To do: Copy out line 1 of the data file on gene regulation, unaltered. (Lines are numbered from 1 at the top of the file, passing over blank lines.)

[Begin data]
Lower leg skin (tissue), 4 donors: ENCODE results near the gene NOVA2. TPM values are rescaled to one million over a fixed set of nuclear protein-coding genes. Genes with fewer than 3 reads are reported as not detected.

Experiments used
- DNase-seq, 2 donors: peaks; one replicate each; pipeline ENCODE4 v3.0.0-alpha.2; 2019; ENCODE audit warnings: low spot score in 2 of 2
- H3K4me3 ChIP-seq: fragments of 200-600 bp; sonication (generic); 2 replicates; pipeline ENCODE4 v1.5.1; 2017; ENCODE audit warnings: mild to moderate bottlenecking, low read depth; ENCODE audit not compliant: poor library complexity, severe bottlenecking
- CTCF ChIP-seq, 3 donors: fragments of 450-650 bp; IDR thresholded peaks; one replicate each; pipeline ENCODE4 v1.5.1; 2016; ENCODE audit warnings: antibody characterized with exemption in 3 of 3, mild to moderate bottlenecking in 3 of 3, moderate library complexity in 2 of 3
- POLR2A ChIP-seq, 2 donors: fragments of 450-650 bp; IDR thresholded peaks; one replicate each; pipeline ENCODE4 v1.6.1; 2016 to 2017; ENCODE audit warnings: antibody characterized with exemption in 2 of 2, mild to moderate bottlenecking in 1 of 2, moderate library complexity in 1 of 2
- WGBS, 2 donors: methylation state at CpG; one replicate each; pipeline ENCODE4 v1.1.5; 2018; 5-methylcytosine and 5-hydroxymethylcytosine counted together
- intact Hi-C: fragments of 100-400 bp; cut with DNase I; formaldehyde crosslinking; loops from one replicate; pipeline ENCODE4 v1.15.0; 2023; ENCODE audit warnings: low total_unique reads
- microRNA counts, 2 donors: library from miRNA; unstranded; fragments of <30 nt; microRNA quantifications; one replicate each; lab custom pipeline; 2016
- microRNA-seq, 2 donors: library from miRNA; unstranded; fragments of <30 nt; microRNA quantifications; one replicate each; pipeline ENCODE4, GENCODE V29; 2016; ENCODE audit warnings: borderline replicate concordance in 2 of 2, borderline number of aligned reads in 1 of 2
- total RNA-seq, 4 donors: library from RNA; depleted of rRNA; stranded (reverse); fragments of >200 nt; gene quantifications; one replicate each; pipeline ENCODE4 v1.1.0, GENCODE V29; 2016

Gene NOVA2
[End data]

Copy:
Lower leg skin (tissue), 4 donors: ENCODE results near the gene NOVA2. TPM values are rescaled to one million over a fixed set of nuclear protein-coding genes. Genes with fewer than 3 reads are reported as not detected.